Wine Classification in the Czech Republic

The Czech Republic, similarly as other countries where wine is grown, has a wine classification regulated by law, specifying what can be written about wines on the label and also that which cannot be put there. The basic aspects, which the wine classification is based on, include primarily the sugar content of grapes at the point of their harvesting, furthermore the origin of grapes and the variety.

In Bohemia and Moravia an overwhelming majority of wine is still produced as varietal, while good cuvees – are more or less made by some small “more informed” viticulturists, who by blending varieties try to obtain an even higher quality wine flavour. The wine law allows giving individual quality levels only on a label of varietal wines and cuvee are sold only as basic wines although they might have been made by blending several wines of very high quality. Logically, some wine-makers are dissatisfied with this standard, because the permitted labelling degrades their well blended quality wines.

The most basic wines, that is to say the simplest, are table wines. Such wine may be produced from any variety, also those unregistered, originating from any country of the European Union. As the wines of the lowest category, they do not have criteria, which they have to follow, but during presentation they must observe several rules preventing them from being confused with wines of higher quality. For this reason their labels must not state the variety, place of origin, region or vineyard.

Although, taking into consideration quality, country wine is not at a very high level, it has to follow rules, which must be strictly observed in the course of its production – these are for example the domestic origin of grapes, regulated output per hectare and the set minimum degree of sugar content  (in this case 14° and more). In return, the label on country wine may state the area of its origin, variety and year.

Quality wines follow the same rules, which apply for country wines with the difference being that the minimum degree of the sugar content of the grapes is one degree higher and the grapes also have to be processed in the place of their origin. In order to classify quality wines as varietal, they must be made of no more than three registered varieties.  Multi-varietal blends are referred to as quality brand wines.

Quality wines with special attributes – not only do these meet all the requirements for processing quality wines, but in addition come from only one wine-growing sub-region. They are produced with no added sugar and their parameters are monitored and checked by the Czech Agriculture and Food Inspection Authority.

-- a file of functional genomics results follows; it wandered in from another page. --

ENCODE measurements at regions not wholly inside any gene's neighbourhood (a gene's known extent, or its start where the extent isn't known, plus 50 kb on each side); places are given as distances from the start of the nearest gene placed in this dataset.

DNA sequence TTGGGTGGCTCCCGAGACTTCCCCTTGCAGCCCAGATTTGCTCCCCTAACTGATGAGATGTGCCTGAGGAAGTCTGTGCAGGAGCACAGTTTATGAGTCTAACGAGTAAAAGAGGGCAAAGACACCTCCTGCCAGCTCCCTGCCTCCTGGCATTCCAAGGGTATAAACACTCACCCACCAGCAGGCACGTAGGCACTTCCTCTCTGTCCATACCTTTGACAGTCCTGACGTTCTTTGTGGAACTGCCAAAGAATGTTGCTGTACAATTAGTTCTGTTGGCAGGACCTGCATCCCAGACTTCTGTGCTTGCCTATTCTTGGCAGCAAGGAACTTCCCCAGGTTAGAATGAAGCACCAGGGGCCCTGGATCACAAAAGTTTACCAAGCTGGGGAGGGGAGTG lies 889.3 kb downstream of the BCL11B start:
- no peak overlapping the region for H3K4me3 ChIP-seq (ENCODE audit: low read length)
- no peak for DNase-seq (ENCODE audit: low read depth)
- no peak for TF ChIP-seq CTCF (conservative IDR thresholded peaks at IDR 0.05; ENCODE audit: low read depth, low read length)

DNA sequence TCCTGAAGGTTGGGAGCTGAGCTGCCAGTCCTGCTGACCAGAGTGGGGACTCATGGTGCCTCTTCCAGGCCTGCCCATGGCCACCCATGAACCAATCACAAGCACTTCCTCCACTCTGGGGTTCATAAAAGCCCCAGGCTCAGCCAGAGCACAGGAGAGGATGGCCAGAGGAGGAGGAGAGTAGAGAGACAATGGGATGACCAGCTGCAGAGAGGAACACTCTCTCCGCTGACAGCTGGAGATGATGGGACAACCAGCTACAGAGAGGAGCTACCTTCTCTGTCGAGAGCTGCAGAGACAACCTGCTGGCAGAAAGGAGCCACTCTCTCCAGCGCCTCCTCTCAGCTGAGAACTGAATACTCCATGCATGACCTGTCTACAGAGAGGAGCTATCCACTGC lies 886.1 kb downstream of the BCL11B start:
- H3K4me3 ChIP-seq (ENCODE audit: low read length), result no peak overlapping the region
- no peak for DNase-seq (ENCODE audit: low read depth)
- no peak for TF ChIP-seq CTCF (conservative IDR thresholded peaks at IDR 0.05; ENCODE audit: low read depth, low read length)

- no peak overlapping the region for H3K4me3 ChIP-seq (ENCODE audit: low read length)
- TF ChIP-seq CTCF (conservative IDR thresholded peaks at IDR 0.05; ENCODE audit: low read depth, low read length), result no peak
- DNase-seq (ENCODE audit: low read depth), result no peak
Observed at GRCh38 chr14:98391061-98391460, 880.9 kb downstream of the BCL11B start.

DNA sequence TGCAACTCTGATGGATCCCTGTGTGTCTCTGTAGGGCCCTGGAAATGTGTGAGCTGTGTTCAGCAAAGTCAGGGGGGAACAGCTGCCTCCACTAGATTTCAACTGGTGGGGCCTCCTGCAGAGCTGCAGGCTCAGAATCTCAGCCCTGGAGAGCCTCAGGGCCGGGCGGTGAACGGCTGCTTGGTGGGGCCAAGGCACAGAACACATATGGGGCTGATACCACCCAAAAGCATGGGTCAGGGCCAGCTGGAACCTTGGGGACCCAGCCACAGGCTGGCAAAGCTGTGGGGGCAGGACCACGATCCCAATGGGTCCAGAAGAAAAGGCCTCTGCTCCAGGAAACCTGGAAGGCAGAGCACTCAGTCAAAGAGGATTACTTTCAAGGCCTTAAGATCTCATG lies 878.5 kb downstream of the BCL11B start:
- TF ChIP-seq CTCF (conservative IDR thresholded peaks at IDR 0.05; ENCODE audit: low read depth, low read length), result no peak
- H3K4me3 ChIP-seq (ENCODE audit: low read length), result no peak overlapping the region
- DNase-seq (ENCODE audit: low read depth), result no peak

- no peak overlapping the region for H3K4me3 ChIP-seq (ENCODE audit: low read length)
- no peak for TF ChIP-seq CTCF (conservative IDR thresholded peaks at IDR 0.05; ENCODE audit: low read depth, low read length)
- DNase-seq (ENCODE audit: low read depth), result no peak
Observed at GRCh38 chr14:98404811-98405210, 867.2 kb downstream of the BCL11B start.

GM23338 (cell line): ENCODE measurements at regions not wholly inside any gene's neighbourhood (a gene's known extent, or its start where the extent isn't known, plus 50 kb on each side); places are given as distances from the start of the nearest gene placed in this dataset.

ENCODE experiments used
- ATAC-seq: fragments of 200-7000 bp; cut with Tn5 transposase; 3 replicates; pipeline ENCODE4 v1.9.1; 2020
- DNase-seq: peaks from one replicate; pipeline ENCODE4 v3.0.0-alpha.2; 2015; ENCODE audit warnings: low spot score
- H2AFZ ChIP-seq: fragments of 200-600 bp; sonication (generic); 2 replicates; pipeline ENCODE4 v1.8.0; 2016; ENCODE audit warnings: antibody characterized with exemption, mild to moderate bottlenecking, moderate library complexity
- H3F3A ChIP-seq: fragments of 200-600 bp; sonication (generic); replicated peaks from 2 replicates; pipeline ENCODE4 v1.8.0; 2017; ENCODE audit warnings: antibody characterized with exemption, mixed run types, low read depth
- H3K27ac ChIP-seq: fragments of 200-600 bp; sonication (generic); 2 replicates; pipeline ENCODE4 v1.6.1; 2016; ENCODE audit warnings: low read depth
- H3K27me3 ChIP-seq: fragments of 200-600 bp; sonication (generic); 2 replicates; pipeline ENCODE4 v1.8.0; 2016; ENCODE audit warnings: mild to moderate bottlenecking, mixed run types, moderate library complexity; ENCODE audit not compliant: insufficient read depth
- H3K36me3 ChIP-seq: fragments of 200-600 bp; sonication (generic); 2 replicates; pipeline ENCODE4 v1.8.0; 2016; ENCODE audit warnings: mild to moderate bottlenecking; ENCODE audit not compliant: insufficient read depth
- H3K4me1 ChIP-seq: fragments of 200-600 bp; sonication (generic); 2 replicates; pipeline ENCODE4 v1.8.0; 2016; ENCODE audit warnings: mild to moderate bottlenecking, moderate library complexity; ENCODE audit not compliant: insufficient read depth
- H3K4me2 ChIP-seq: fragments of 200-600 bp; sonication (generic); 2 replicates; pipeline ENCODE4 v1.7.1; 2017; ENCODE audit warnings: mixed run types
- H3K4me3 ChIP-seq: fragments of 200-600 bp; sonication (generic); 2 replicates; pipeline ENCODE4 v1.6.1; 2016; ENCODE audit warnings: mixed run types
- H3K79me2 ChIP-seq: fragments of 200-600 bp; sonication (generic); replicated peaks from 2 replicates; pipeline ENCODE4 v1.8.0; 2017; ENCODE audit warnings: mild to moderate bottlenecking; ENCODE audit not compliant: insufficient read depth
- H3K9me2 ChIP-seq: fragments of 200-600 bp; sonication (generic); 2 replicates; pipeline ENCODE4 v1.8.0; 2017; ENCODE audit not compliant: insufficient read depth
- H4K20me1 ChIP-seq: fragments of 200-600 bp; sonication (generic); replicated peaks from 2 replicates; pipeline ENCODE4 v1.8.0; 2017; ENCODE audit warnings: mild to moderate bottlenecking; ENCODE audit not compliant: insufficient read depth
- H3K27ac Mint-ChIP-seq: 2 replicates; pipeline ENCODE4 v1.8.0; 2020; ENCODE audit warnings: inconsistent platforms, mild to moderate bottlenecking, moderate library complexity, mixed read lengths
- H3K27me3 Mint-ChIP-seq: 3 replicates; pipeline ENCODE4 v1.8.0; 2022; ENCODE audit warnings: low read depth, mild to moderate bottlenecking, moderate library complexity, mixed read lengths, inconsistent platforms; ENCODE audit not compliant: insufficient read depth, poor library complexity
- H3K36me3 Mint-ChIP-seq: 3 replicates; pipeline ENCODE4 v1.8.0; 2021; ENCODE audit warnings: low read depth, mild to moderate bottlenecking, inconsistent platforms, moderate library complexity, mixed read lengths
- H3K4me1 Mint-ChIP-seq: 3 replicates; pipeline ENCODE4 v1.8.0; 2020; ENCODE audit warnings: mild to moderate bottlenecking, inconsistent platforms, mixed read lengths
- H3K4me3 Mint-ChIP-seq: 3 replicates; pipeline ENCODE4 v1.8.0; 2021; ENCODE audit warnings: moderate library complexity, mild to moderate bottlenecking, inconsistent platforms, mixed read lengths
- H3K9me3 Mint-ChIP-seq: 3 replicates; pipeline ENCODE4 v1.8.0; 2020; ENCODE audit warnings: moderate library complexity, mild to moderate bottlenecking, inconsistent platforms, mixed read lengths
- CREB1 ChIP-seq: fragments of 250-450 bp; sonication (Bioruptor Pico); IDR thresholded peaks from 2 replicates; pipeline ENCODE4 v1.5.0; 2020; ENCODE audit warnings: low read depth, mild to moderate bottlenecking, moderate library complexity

Individual attributes differ in their minimum sugar content of grape must. The lowest degree in wines with attributes is represented by Kabinett wine. Their grapes reach 19 to 21 degrees of sugar content at the point of harvesting, giving lighter dry wines. Higher sugar content can be found in Late Harvest and grapes of 24° and more are a basis for wines classified as Special Selection.

Wines of a sugar content exceeding 27° are classified as semi-sweet or sweet, these are Selected Berries or Selected Dried Berries – grapes shrivelled to small and very concentrated raisins.  Ice wine, which is also particularly sweet, is very popular and rather expensive. Grapes are harvested late after the beginning of proper frosts and they are pressed at a frozen stage. Straw wines are similar in being quite rare and of comparable sweetness. They are produced by letting the harvested grapes dry on straw or reed beds for several months. This procedure results in the grape losing a greater part of its water content leaving a more concentrated body, thanks to which the must pressed afterwards is very thick. Production of ice and straw wines needs really high quality and healthy grapes, suitable for these technologies, where it is possible to presume that after processing, the wine made out of them will be in good order. Due to the lengthy processing, these wines are also very rare, because yields from this technology of pressing grapes of low-water content are quite low. These sweet wines are bottled in smaller sized bottles (500 or 200 ml) and are suitable for drinking for example at the end of a meal after the dessert or with coffee. Drinking wine like this, which is quite unusual and whose processing required a lot of thorough human work, is a real pleasure.

Still wines are the main domain of the Czech and Moravian viniculture, which overshadow other types of wine produced by a specific technology. Although sparkling and fortified wines must follow similar detailed regulations and classification, they are not produced much in our wine regions and do not have a great tradition.

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